Watch An Iranian F-4E Phantom Do A Roll Near A U.S. Navy F/A-18E Super Hornet During A Close Encounter

Oct 06 2017 - 12 Comments

An Iranian Phantom performs what loosely reminds a Top Gun stunt while “intercepting” an American Super Hornet.

We don’t know when nor where this was filmed, still the footage, reportedly shot from an Iranian Phantom’s WSO (Weapons Systems Officer) seems genuine. It allegedly shows a U.S. Navy F/A-18E Super Hornet shadowed by an IRIAF (Islamic Republic of Iran Air Force) F-4E Phantom during a close encounter occurred somewhere over the Middle East.

The clip shows the American multirole aircraft starting a left turn and the Iranian F-4 performing a displacement roll most probably to keep the Super Hornet in sight: a maneuver that vaguely reminds the one performed in a famous scene of Top Gun.

According to some sources, the rear cockpit of the aircraft filming the “Rhino” (as the Super Hornet is dubbed in the U.S. Navy – yes, the F-4 was nicknamed Rhino because of its aggressive look but the Super Bug community “stole” it) appears to be too large for a Phantom suggesting it might be an F-14 Tomcat…

Close encounters in international airspace off Iran as well as over Iraq and Syria (where the Iranian F-4s have operated) occur quite frequently. Some funny anecdotes have emerged following these intercepts.

In 2012, two Sukhoi Su-25 jets of the IRGC (the Army of the Guardians of the Islamic Revolution) attempted to shoot down an American MQ-1 flying a routine surveillance flight in international airspace some 16 miles off Iran. Although the interception of the unmanned aircraft failed, the Pentagon decided to escort the drones involved in ISR (intelligence surveillance reconnaissance) missions with fighter jets (F-18 Hornets from aircraft carriers operating in the U.S. 5th Fleet area of responsibility or F-22 Raptors deployed to Al Dhafra in the UAE). Few months later, in March 2013, a flight of two IRIAF F-4s attempted to intercept a U.S. MQ-1 drone flying in international airspace off Iran: one of the two Phantom jets came within about 16 miles from the UAV but broke off pursuit after an F-22 Raptor providing HVAAE (High Value Air Asset Escort) flew under their the F-4 “to check out their weapons load without them knowing that he was there, and then pulled up on their left wing and then called them and said “you really ought to go home.”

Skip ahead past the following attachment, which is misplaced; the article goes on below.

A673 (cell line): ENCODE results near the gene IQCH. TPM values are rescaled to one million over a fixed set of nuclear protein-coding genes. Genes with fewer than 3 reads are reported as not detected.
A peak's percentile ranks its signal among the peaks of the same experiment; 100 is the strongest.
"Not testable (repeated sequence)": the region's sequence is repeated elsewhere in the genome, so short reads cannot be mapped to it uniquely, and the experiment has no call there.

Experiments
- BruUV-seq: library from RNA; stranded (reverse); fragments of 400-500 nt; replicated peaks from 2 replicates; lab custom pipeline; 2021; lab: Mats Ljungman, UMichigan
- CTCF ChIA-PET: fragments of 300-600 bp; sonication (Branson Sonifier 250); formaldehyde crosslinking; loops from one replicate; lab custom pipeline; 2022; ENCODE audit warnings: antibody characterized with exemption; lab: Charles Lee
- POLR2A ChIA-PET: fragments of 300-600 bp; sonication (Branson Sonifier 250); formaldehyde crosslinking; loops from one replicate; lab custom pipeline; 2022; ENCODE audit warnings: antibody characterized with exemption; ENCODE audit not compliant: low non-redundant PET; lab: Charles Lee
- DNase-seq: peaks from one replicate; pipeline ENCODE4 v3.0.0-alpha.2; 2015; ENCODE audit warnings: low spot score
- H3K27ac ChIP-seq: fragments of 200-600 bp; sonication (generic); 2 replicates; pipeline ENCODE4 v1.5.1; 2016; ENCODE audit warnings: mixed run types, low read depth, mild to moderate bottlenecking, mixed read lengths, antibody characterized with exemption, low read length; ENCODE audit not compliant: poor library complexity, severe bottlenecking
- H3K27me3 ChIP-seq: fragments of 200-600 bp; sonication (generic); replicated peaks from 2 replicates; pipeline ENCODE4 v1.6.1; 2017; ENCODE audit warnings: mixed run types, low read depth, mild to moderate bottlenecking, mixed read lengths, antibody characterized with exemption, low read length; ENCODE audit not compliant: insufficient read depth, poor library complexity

Most of times, such close encounters are uneventful; however, earlier this year, a Syrian Su-22 Fitter was shot down by a U.S. Navy F/A-18E belonging to the VFA-87 “Golden Warriors” and piloted by Lt. Cmdr. Michael “Mob” Tremel,” 40 km to the southwest of Raqqa, Syria. The Syrian jet had just conducted an air strike on the anti-regime Syrian Democratic Forces (SDF) aligned with the U.S. led Coalition.

Anyway, take a look at the clip. Provided the video is not doctored, where did this close encounter took place?

Let us know.

H/T our friend @winstoncdn for the heads-up






  • Shannon Wright

    I can tell you , more than likely ((about 80-90% sure)) that this is authentic. If this film was shot from the IAF F-4’s back seat, which it does appear to be, then it is real. And me , having worked on the F- 4 Phantom E & G models for the US Air Force for years the canopy & ejection seat pull cord position and appearances do look authentic and all things in the proper places. Funny thing is , the US sold Iran the F- 4’s back in the days when we were Allies and the Shah of Iran was alive and in power. That means these planes are at least 45+ years old. Lord knows how sound the airframe is these days and what kind of Avionics are in the plane ??